There isn’t a shortage of task-killing applications on Linux. However, there is a severe lack of simple task-killing tools that focus primarily on the Linux terminal. Introducing Gkill: the Google Go-based app killing tool for the command-line. Gkill can filter through programs and stop problem programs. There is no messing with kill commands, or clunky interfaces.

Install Google Go

Using Gkill starts off by installing Google’s Go programming language. Open up a terminal and enter the commands that correspond to your operating system.

Note: even though Ubuntu, Debian, and others have a specific installation package for Google Go,  the $GOPATH may fail to set up correctly. To fix this, follow the path instructions under the “Other Linuxes” section of this tutorial.

Ubuntu

sudo apt install golang

Debian

sudo apt-get install golang

Arch Linux

sudo pacman -S golang

Fedora

sudo dnf install golang

OpenSUSE

sudo zypper install go

Other Linuxes

Google Go is pretty easy to get running on nearly every Linux distribution. Start off by downloading the latest release with wget.

wget https://dl.google.com/go/go1.10.2.linux-amd64.tar.gz

Now that the archive is done downloading, it’s time to extract the contents of it directly to /usr/local/. We accomplish this by adding a -C to the tar command.

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sudo tar -C /usr/local -xvzf go1.10.2.linux-amd64.tar.gz

Go is primarily used by developers and coders, so you’ll need to set up a project folder. Create this folder in your /home/username/ directory. Keep in mind that each user that plans to use Go for programming will also need to set up a project folder.

Using the mkdir tool, create a project folder. Be sure to add a -p to preserve the permission settings of ~/. 

mkdir -p ~/golang-projects/{bin,src,pkg}

Next, enter the new directory with the CD command.

cd ~/golang-projects/

Using the Nano text editor, open ~/bash_profile and add the following code to the file at the end.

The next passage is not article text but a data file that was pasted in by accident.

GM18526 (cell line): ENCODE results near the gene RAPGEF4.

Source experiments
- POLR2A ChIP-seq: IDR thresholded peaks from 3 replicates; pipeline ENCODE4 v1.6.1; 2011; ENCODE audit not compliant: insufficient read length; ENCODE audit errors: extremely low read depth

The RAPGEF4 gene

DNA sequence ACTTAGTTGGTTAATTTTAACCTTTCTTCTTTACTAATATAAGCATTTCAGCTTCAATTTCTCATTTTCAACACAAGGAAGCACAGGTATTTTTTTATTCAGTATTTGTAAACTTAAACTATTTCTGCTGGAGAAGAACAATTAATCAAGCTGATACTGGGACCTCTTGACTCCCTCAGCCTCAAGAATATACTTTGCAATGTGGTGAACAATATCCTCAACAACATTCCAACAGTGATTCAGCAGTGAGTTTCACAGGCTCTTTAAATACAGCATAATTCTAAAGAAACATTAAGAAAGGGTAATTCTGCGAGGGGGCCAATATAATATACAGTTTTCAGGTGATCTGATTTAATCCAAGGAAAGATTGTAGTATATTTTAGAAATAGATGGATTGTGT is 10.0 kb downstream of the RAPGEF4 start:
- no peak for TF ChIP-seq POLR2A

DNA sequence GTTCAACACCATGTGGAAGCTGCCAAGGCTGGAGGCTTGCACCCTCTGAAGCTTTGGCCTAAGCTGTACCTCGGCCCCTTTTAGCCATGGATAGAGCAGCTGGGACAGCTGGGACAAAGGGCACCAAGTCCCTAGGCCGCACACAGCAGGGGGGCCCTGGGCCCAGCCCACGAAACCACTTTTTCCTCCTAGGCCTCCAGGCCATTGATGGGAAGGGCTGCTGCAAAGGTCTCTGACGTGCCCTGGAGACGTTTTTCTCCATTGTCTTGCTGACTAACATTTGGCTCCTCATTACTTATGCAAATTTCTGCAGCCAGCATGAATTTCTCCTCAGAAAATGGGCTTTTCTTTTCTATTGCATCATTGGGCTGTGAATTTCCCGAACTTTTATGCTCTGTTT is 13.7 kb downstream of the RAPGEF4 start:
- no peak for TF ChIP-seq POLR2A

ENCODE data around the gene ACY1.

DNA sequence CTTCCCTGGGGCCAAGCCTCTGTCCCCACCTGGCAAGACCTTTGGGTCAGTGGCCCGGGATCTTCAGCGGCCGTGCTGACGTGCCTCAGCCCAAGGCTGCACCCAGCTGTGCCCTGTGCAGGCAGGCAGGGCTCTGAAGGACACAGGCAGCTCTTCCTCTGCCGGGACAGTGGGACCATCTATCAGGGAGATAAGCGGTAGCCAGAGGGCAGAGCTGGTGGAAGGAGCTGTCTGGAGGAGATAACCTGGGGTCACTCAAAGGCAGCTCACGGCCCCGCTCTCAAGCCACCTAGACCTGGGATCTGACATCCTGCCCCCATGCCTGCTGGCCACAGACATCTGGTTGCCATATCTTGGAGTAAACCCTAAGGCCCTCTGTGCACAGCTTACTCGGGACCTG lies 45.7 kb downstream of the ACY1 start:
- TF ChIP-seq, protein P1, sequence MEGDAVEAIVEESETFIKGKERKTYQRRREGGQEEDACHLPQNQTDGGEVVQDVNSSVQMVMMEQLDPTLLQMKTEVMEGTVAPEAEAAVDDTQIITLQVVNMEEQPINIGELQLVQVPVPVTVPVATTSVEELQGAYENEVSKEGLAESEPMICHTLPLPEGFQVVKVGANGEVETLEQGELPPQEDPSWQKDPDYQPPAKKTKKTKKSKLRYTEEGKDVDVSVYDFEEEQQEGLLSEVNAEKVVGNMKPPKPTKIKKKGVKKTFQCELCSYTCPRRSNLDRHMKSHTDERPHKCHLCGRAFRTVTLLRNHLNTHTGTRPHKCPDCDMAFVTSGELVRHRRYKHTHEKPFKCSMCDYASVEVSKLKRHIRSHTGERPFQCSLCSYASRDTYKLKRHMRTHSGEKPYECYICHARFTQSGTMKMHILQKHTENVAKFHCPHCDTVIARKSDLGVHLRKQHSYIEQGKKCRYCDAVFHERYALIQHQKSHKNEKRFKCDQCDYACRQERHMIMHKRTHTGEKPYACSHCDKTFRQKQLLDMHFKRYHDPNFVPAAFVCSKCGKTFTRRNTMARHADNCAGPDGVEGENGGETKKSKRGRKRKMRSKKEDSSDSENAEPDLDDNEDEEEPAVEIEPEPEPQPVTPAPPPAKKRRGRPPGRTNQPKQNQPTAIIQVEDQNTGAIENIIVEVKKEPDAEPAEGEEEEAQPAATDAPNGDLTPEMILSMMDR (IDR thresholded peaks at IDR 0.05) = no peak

First, paste in the path for Go to use.

export PATH=$PATH:/usr/local/go/bin

A path is set up. Next, paste these two lines in ~/.bash_profile to specify the GOPATH and GOBIN locations.

export GOPATH="$HOME/golang-projects"

export GOBIN="$GOPATH/bin"

When all code is inside the file, press Ctrl + O to save. Press Ctrl + X to close Nano.

Installing Gkill

As Gkill uses Google Go, there isn’t a pre-packaged version of it in any of the mainstream Linux distribution software repositories (there isn’t even an AUR package). Instead, those looking to install the software will need to use Go’s get function to grab the code directly from Github.

go get github.com/heppu/gkill

To launch the Gkill app, be sure that all the paths are set up. If you haven’t done this, do so by following the instructions above. If everything is set up correctly, it should be possible to launch the Gkill app at any time with this command in the terminal:

gkill

It is also possible to run the Gkill app directly, by navigating to the correct folder. First, CD into the ~/golang-projects folder.

cd ~/golang-projects

After that, use the CD command once again to move directly to the bin subfolder.

cd bin

It is now possible to run the Gkill app with the ./ command.

./gkill

As you launch the Gkill app with the proper command, a very minimalistic task manager tool will appear. It doesn’t take up the entire screen. It will show a rundown of all active programs running on your Linux PC. To kill an app, first, use the arrow keys to navigate up and down. Select an application using the enter key.

Pressing enter will instantly kill the program and stop it in its tracks.

Another way to quickly find stop a problem program is by using the Gkill filtering system. To use it, start typing the name of the application you want to see. Gkill will instantly filter through and show you the correct results. From here, use the arrow keys on the keyboard to select it. Like usual, kill the process by pressing the enter key on your keyboard.

To close the Gkill app, regardless of how you launched it, use the Ctrl + Z shortcut in the terminal. From there, run the jobs command to list processes the terminal session has abandoned.

Take note of the number next to the stopped Gkill job. Then go back to the terminal and use the jobs stop command to end the abandoned process.

Note: be sure to replace X in the command with the number next to the job (1, etc).

jobs stop X

Uninstalling Gkill

The quickest way to remove Gkill from the system is to delete the golang-projects folder and create a new one. Deleting is much faster than sorting through the bin and pkg folders for the right files to delete. Start off by removing the golang-projects folder.

Note: before deleting the projects folder, be sure to move any important Google Go related files to another folder for safe keeping.

rm -rf ~/golang-projects

mkdir -p ~/golang-projects/{bin,src,pkg}

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